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Singapore Airlines Crash: U.S. Experts to Join Investigation; Family Members Gather Near Airport with Taiwan's PresidentAired November 1, 2000 - 1:01 p.m. ET
THIS IS A RUSH TRANSCRIPT. THIS COPY MAY NOT BE IN ITS FINAL FORM AND MAY BE UPDATED.
NATALIE ALLEN, CNN ANCHOR: Our top story: A team of U.S. experts will join the investigation into the crash of Singapore Airlines Flight 006. The National Transportation Safety Board has dispatched an eight-member task force to Taiwan.
Investigators already have completed an initial review of the jumbo jet's flight data recorder and cockpit voice recorder in an effort to determine why the jumbo jet crashed while it was taking off.
Of the 80 people killed, 23 were Americans. Twenty-four other Americans were among the 99 survivors. In Lancaster, California, the son of one survivor says he is extremely relieved.
(BEGIN VIDEO CLIP)
SHELTON RALPH, CRASH SURVIVOR'S SON: It's definitely a miracle. It's God's hand when you realize and you look at the wreckage and you look at the pictures of the plane, the different pieces it was broken into, the flames that were going on. You look at the results, the numbers that have been transmitted since they've learned, and you realize the mere difference between being alive today and not is the seat you were sitting in. There's no other explanation, but God simply had a plan for him that he hasn't fulfilled and needed to be here to do.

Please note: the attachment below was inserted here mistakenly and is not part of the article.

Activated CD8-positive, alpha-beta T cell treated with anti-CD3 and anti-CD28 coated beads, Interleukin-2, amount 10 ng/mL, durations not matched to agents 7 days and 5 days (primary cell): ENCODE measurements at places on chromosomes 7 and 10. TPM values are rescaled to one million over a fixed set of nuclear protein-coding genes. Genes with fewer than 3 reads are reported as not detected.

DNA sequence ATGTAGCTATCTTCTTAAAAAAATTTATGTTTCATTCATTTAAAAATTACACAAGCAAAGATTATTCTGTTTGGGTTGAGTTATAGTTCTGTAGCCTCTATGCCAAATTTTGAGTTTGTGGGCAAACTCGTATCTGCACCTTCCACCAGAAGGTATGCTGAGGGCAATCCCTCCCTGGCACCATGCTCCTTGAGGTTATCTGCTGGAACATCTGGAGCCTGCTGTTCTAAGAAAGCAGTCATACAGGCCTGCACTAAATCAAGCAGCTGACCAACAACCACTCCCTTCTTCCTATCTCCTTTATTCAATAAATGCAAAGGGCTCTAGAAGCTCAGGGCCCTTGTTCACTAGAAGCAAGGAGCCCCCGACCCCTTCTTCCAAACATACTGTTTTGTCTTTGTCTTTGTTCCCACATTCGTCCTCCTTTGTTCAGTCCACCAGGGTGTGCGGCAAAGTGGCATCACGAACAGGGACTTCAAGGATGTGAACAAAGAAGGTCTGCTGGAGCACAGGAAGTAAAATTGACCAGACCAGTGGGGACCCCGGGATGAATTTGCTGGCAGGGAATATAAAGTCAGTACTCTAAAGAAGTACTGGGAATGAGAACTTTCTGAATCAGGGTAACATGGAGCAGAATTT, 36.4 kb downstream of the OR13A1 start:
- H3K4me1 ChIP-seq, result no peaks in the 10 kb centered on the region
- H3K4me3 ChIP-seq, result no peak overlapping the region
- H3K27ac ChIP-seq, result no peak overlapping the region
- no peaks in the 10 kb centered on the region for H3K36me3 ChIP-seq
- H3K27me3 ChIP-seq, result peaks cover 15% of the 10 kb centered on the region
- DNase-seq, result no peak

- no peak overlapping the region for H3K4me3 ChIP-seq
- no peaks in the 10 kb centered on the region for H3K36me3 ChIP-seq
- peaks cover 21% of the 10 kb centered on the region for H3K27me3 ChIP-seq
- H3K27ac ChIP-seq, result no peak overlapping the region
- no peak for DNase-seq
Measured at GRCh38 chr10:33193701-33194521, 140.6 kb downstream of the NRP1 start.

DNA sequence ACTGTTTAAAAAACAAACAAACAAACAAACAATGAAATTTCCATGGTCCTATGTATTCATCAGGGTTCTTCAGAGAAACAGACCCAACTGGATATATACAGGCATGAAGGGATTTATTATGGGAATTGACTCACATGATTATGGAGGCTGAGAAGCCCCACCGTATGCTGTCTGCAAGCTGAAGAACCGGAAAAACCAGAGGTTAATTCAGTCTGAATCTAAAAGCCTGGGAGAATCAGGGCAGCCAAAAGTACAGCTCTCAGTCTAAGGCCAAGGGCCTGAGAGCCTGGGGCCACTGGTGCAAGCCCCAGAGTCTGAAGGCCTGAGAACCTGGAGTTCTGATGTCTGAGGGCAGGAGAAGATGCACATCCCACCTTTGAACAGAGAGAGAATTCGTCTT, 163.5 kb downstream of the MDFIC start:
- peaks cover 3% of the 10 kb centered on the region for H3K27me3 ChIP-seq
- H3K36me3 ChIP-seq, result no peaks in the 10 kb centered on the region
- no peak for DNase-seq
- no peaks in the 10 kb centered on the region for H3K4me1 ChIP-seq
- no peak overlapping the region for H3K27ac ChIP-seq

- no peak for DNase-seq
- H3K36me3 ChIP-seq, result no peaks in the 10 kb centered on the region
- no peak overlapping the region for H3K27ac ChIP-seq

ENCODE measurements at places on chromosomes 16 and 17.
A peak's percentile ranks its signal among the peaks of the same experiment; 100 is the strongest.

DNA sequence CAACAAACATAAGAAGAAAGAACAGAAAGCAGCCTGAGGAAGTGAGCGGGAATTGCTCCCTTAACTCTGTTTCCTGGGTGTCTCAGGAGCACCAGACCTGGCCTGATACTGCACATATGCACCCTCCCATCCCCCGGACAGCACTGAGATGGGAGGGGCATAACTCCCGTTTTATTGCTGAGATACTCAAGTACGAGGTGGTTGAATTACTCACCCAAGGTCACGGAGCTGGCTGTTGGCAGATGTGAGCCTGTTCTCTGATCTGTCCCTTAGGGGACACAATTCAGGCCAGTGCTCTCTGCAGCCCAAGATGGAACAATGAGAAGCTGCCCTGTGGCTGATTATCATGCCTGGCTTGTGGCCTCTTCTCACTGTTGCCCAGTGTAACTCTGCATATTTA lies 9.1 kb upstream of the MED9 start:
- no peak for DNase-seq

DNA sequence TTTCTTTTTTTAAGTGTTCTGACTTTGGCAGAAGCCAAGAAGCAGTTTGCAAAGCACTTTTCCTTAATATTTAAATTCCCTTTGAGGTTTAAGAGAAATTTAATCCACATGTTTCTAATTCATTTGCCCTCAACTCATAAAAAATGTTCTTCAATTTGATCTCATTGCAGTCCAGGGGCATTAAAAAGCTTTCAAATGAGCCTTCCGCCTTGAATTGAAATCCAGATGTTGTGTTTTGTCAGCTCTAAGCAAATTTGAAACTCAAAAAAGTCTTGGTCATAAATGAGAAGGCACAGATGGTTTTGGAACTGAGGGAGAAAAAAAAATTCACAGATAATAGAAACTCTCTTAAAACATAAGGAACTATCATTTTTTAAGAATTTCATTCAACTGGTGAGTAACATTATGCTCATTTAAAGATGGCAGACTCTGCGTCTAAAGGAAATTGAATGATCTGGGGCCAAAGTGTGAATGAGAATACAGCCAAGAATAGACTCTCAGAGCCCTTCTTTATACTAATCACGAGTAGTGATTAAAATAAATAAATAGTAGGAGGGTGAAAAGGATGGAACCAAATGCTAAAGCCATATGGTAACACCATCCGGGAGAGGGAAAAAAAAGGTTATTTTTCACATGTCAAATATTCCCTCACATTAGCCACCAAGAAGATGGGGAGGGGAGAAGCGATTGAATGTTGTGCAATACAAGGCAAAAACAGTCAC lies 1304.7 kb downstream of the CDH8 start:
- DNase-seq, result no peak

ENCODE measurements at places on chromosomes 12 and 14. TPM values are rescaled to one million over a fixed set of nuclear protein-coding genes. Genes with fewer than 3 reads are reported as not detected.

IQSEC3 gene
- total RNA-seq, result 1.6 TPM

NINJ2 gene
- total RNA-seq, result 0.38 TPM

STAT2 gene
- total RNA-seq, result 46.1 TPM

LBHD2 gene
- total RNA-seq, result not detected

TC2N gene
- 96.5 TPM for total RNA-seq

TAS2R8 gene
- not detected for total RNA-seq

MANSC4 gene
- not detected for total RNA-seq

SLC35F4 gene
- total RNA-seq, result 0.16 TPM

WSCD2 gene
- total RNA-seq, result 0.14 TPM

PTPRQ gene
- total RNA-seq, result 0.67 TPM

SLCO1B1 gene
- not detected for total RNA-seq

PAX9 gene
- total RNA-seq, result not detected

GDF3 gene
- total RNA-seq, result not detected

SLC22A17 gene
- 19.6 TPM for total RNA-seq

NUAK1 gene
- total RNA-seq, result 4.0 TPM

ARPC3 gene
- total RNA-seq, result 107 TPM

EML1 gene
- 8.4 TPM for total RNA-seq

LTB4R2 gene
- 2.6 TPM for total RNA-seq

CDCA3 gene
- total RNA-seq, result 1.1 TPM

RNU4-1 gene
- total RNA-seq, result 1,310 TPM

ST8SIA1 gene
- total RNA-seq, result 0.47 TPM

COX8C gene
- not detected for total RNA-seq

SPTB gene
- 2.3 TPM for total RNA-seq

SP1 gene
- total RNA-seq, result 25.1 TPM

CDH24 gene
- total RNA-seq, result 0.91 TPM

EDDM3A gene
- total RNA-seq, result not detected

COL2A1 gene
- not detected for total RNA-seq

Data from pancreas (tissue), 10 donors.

(END VIDEO CLIP)
ALLEN: Flight 006 to Los Angeles was taking off from Taipei when the disaster occurred.
Jason Blatt reports relatives of the victims gathered near the airport.
JASON BLATT, TVBS REPORTER (voice-over): Family members of Taiwanese passengers believed to have died in the fiery crash of Singapore Airlines Flight 006 gathered at a special reception center set up for them near the airport. They were to be joined by relatives of the flight's victims from other countries as the airport's flight operations resumed.
Most found it hard to conceal their grief at the sudden loss. Some cursed at airline staff who were trying to console them.
After all the bodies were recovered from the aircraft, relatives began the torturous process of identifying their loved ones. Looking at the bodies one by one, many could hardly control their emotions. The intense fire that raged through the plane, combined with the force of the airplane's impact, rendered many victims difficult, if not impossible, to identify.
Many relatives inspected clothing or items of jewelry as a means of confirming their loved ones' identities. Caskets containing identified bodies were laid out in the special area set up for relatives.
Taiwan's president, Chen Shui-bian, joined the mourners, burning joss sticks and bowing in a traditional expression of respect and mourning.
President Chen ordered a thorough investigation of the crash. His cabinet premier, Chang Chun-hsiung, spent most of the day overseeing rescue efforts, hampered but not foiled by strong winds and heavy rains brought by a typhoon.
Jason Blatt, TVBS, Taiwan, for CNN.
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